I co-host a podcast called Hear This Idea, aiming to showcase "new thinking in philosophy, the social sciences, and effective altruism". Mostly, it's a vehicle for me and Luca to speak to inspiring or interesting EA-adjacent people, and to be a platform for ideas that aren't yet part of the 'core EA curriculum'.
In the spirit of Michael Aird's suggestion of sharing all EA-related content on the forum, I'm posting because we recently wrapped up a four episode mini-series relating to animal welfare and animal advocacy. We also wrote a longform article to go with each one. I've summarised each episode below.
What is speciesism, and how can analogies with other '-isms' bolster the case against eating animals? What do people get wrong about the concept? And if there's a case for abolishing human causes of animal suffering like factory farming, is there a case for intervening in nature to avoid wild-animal suffering? We also ask about historical attitudes toward nonhuman animals: why does this concern for animal welfare seem so unprecedented? And how did the history of Western though shape present-day attitudes to animals? We also talk about non-animal related things in the second half, as the title suggests.
Leah Edgerton is the Executive Director at Animal Charity Evaluators (ACE), having previously been the Strategy and Internationalisation Manager for ProVeg International. Manja Gärtner is a Senior Researcher at ACE, and holds a PhD in Economics from Stockholm University.
We talked about ACE's work, and the future of the animal advocacy movement. We cover: how ACE goes about evaluating animal charities, the importance of research in animal advocacy, and improving the "health of the movement". We also discuss the role EA has played in the animal advocacy more generally, the ongoing neglectedness of factory farming, and the "meat paradox".
Bruce Friedrich is the co-founder and executive director of The Good Food Institute — a nonprofit that works with scientists, investors, and entrepreneurs to support the development and marketing of cell-cultured and plant-based alternatives to animal food products.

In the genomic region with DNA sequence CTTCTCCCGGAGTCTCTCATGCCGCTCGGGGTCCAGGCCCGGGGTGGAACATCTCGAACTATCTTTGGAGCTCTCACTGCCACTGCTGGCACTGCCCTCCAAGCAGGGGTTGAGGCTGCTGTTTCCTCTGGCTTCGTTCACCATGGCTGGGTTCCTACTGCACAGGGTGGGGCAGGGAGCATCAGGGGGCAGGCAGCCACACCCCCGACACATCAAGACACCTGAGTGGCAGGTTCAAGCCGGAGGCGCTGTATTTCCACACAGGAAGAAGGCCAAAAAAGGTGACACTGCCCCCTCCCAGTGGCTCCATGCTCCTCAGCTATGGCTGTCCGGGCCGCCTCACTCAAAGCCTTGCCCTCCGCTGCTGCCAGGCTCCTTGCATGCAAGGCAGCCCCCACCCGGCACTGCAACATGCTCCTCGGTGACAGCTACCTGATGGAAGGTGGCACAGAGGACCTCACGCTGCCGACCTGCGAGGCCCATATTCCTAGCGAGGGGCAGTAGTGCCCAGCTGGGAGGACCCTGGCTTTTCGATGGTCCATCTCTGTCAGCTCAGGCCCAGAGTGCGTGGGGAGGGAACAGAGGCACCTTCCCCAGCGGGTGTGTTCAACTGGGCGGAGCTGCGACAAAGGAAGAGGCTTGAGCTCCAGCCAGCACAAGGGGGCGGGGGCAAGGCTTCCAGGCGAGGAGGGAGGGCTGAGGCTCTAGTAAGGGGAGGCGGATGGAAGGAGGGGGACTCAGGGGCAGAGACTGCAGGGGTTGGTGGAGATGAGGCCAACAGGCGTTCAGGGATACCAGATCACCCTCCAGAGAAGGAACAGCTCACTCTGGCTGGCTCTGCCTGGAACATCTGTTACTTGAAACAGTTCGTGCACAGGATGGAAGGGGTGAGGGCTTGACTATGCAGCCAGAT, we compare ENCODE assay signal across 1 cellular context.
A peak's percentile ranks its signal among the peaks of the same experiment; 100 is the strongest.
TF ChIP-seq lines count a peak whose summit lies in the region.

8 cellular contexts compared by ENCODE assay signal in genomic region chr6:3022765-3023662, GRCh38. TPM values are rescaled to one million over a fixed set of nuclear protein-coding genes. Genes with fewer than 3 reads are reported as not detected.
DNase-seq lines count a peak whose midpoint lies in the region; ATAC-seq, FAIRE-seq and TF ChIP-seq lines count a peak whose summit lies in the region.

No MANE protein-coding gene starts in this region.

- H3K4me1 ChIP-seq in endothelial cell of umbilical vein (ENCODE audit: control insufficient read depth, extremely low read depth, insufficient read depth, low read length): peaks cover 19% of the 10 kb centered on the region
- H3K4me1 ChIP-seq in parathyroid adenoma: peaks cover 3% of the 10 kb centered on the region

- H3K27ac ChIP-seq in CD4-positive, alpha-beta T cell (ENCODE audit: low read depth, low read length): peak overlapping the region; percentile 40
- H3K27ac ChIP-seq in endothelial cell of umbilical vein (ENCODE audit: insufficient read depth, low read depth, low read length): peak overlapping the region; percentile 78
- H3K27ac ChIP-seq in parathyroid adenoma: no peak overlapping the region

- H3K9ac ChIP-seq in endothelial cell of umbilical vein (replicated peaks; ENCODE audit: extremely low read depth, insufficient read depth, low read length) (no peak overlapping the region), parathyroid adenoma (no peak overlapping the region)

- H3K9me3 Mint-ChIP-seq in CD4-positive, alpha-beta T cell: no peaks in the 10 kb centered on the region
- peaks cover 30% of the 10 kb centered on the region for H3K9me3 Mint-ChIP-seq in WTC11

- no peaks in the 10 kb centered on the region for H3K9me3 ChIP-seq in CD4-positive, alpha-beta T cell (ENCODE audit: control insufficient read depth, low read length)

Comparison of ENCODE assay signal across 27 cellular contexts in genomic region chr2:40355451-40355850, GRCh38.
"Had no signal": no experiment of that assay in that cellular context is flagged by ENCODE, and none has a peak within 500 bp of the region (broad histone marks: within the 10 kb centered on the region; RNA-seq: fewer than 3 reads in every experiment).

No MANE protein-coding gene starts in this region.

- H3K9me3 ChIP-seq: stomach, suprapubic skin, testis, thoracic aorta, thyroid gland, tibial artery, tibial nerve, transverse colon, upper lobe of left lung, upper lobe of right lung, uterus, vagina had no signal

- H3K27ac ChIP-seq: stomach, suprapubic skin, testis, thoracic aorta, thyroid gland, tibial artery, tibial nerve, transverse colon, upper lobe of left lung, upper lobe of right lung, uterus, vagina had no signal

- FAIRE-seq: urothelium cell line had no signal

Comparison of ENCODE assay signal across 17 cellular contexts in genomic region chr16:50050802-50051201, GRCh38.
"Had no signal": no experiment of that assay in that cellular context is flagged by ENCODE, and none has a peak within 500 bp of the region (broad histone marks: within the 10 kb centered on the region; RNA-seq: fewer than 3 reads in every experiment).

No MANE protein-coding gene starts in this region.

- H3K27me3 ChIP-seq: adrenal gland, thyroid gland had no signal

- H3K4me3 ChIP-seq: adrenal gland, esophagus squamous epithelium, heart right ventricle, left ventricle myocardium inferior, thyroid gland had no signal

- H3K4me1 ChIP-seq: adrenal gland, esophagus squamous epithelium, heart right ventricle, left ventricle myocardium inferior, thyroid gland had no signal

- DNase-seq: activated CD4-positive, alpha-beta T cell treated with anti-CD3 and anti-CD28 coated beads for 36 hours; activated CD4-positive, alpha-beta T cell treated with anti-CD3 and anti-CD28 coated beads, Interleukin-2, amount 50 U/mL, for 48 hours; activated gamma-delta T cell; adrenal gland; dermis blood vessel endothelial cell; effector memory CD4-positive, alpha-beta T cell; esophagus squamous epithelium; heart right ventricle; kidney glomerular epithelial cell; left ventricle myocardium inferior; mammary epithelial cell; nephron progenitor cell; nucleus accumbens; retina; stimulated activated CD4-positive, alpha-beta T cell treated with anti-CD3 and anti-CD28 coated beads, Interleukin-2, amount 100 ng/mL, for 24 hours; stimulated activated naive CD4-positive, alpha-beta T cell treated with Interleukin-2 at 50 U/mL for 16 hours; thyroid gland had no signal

We discussed the inefficiencies of meat production, parallels between today's cultivated and plant-based meat and early mobile phone technology, GFI's counterfactual impact, and how to market protein alternatives to consumers.
Sebastian Joy is founding President of ProVeg International, a food awareness organisation working to transform the global food system. He is also a social entrepreneur, having developed several vegan products and helped launch the international "50by40" alliance.
In this episode, we talk about Sebastian's career and the work that ProVeg does. We begin by asking Sebastian how he joined the animal advocacy movement, reflecting on his early experiences with PETA and the German Vegetarian Society. This brings us to Sebastian's reasons for launching ProVeg. We then talk about the work ProVeg does — especially corporate engagement and how the meat industry operates. Finally, we discuss Sebastian's experiences as a "serial social entrepreneur", and he offers advice about launching and scaling nonprofit startup ideas.
We've found it surprisingly difficult to gather constructive feedback on both the audio episodes and the write-ups. Any and all comments, especially ideas for ways to improve, are therefore extremely welcome. Each page has two inline rating forms — one at the top for the audio (under 'Click here to rate the episode.'), and one at the bottom for the write-up. You can also leave a comment on this post, send me a message on the forum, email us at feedback[at]hearthisidea[dot]com, or use our anonymous feedback form. Do also feel free to contact us with ideas for future EA interviewees (including yourself). Thanks very much for listening or reading if you do!